But many modern members of the Republican party, including some in positions of great power, do not seem to be living on that planet.

(BBC's Justin Webb)

According to Webb, a number of Republicans feel that the evangelicals have hijacked their party and are dragging it down with them into their willful ignorance and denial of science. I haven't heard this yet in the American media, but I'll be keeping my eyes open for it.

25 November 2005

Blog Plug: One Man Bandwidth

This week's featured blog is One Man Bandwidth: An American Professor in China. This thoughtful blog chronicles the capers of an American in China, and reflects our own society back to us in a way we never thought to see it. In terms of background, Lon is a businessman and a professor, though I haven't yet figured out what he's doing in China currently. I guess I'm just going to have to keep reading his blog to find out!

Global warming facts and fiction

The Union of Concerned Scientists is a nonpartisan nonprofit with the purpose of promoting good science in environmental issues. Their mission statement is as follows.

The Union of Concerned Scientists is a nonprofit partnership of scientists and citizens combining rigorous scientific analysis, innovative policy development and effective citizen advocacy to achieve practical environmental solutions.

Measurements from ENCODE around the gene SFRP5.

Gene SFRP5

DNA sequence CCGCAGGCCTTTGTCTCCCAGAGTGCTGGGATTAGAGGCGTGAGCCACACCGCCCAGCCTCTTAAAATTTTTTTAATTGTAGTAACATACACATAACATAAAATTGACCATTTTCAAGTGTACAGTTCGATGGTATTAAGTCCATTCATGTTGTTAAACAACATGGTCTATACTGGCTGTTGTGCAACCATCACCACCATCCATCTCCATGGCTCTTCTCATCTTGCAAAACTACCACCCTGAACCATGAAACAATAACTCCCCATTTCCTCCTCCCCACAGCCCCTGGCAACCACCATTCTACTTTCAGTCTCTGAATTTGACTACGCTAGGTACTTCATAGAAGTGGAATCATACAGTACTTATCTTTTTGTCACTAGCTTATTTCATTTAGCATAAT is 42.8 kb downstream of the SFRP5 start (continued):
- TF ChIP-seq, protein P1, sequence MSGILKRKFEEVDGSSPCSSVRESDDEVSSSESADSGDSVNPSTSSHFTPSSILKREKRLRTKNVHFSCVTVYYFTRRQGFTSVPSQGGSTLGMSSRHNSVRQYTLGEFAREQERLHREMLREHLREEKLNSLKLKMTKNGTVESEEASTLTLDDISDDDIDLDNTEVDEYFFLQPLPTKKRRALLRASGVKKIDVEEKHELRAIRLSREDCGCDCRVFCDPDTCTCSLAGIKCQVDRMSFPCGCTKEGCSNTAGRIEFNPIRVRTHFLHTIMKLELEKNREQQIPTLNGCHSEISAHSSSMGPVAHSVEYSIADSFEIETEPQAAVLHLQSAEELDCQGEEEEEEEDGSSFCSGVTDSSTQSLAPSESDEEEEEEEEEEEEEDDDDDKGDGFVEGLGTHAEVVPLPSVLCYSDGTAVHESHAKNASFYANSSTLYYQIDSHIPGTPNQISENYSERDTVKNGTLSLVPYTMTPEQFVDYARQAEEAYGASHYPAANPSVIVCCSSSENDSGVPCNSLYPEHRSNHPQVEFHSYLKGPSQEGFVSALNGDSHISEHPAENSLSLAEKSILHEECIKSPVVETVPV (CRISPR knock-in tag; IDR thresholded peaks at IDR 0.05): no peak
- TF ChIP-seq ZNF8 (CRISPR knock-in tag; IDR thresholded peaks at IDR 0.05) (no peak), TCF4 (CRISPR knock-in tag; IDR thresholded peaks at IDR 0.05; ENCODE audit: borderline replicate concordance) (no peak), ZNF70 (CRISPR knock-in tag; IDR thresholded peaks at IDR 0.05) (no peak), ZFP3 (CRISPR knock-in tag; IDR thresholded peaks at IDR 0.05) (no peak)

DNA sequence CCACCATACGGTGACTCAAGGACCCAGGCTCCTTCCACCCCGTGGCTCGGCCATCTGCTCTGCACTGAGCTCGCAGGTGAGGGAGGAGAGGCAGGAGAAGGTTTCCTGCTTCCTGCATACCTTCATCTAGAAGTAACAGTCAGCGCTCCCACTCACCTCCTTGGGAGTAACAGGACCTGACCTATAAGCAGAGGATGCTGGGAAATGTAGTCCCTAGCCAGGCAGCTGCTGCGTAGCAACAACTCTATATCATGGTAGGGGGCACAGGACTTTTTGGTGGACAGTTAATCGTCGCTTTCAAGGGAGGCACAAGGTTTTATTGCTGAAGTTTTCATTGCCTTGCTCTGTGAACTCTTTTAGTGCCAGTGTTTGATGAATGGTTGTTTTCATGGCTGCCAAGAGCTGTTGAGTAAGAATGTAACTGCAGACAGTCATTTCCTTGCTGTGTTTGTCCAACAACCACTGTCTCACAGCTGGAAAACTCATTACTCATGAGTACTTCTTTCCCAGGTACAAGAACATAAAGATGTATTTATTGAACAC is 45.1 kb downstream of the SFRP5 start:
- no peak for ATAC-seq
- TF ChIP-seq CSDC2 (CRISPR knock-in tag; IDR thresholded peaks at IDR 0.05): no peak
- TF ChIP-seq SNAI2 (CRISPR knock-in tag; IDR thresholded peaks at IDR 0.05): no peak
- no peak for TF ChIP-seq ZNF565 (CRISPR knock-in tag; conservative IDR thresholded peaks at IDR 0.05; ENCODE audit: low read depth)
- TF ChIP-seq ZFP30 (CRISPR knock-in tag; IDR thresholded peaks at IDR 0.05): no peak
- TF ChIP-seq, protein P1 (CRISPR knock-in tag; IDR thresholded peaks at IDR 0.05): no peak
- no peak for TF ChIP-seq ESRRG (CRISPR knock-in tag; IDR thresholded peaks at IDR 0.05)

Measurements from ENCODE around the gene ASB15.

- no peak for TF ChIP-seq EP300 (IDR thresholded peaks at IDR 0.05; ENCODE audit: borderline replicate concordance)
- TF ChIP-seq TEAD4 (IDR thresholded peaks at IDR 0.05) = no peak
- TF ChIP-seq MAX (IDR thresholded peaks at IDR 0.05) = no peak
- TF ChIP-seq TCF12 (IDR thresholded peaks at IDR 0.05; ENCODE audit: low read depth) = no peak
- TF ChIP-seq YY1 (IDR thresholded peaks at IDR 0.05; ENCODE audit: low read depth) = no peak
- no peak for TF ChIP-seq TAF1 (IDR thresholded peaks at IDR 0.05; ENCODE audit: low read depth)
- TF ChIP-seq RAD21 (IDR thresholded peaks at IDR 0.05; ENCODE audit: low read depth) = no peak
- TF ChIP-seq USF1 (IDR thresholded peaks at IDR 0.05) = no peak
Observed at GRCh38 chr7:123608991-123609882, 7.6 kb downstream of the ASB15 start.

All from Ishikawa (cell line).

Established in 1969, we seek to ensure that all people have clean air, energy and transportation, as well as food that is produced in a safe and sustainable manner. We strive for a future that is free from the threats of global warming and nuclear war, and a planet that supports a rich diversity of life. Sound science guides our efforts to secure changes in government policy, corporate practices and consumer choices that will protect and improve the health of our environment globally, nationally and in communities throughout the United States. In short, UCS seeks a great change in humanity's stewardship of the earth.


I just stumbled across a good article by them discussing some of the arguments made by people who say that global warming isn't happening, isn't caused by humans, or isn't a big deal. The article systematically explains the fallacious thinking in claims such as "today was cold, that means no global warming" (that's weather, not climate), "humans aren't doing it" (see thier arguments, I tire of reiterating them), "a couple degrees isn't a big deal" (I learned something today: it only took a difference of 9ºF to go from the last ice age to today), and "there's no scientific concensus on global warming" (asides from a couple misleading, unsound polls, yes there is).